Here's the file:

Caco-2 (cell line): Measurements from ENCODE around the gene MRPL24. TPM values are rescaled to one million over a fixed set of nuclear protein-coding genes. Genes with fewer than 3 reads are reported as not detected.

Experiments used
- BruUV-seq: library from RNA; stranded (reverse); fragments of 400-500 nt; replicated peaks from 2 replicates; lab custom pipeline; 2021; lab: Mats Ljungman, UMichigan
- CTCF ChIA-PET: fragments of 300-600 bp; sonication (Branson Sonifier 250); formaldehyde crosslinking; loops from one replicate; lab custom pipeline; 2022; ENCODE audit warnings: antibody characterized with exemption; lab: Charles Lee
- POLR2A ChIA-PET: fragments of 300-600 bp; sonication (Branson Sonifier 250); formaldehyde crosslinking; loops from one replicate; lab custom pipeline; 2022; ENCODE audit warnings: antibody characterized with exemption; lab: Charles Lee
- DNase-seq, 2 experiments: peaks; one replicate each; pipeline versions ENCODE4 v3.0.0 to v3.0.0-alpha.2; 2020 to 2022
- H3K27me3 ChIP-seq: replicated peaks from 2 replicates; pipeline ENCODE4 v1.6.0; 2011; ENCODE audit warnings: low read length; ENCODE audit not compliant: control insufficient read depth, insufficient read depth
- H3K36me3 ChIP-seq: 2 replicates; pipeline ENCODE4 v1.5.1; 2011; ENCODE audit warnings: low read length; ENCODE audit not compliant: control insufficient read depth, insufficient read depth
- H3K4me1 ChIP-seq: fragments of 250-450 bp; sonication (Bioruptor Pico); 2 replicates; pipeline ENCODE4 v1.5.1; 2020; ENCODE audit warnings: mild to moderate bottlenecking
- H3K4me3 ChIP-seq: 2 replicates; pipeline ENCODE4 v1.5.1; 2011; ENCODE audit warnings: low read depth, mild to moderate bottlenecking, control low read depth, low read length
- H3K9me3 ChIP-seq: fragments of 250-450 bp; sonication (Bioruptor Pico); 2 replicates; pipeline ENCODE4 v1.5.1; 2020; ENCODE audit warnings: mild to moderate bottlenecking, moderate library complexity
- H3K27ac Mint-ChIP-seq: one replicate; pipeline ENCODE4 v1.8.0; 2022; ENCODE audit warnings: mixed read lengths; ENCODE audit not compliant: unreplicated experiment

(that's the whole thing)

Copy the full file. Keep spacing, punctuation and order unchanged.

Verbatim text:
Caco-2 (cell line): Measurements from ENCODE around the gene MRPL24. TPM values are rescaled to one million over a fixed set of nuclear protein-coding genes. Genes with fewer than 3 reads are reported as not detected.

Experiments used
- BruUV-seq: library from RNA; stranded (reverse); fragments of 400-500 nt; replicated peaks from 2 replicates; lab custom pipeline; 2021; lab: Mats Ljungman, UMichigan
- CTCF ChIA-PET: fragments of 300-600 bp; sonication (Branson Sonifier 250); formaldehyde crosslinking; loops from one replicate; lab custom pipeline; 2022; ENCODE audit warnings: antibody characterized with exemption; lab: Charles Lee
- POLR2A ChIA-PET: fragments of 300-600 bp; sonication (Branson Sonifier 250); formaldehyde crosslinking; loops from one replicate; lab custom pipeline; 2022; ENCODE audit warnings: antibody characterized with exemption; lab: Charles Lee
- DNase-seq, 2 experiments: peaks; one replicate each; pipeline versions ENCODE4 v3.0.0 to v3.0.0-alpha.2; 2020 to 2022
- H3K27me3 ChIP-seq: replicated peaks from 2 replicates; pipeline ENCODE4 v1.6.0; 2011; ENCODE audit warnings: low read length; ENCODE audit not compliant: control insufficient read depth, insufficient read depth
- H3K36me3 ChIP-seq: 2 replicates; pipeline ENCODE4 v1.5.1; 2011; ENCODE audit warnings: low read length; ENCODE audit not compliant: control insufficient read depth, insufficient read depth
- H3K4me1 ChIP-seq: fragments of 250-450 bp; sonication (Bioruptor Pico); 2 replicates; pipeline ENCODE4 v1.5.1; 2020; ENCODE audit warnings: mild to moderate bottlenecking
- H3K4me3 ChIP-seq: 2 replicates; pipeline ENCODE4 v1.5.1; 2011; ENCODE audit warnings: low read depth, mild to moderate bottlenecking, control low read depth, low read length
- H3K9me3 ChIP-seq: fragments of 250-450 bp; sonication (Bioruptor Pico); 2 replicates; pipeline ENCODE4 v1.5.1; 2020; ENCODE audit warnings: mild to moderate bottlenecking, moderate library complexity
- H3K27ac Mint-ChIP-seq: one replicate; pipeline ENCODE4 v1.8.0; 2022; ENCODE audit warnings: mixed read lengths; ENCODE audit not compliant: unreplicated experiment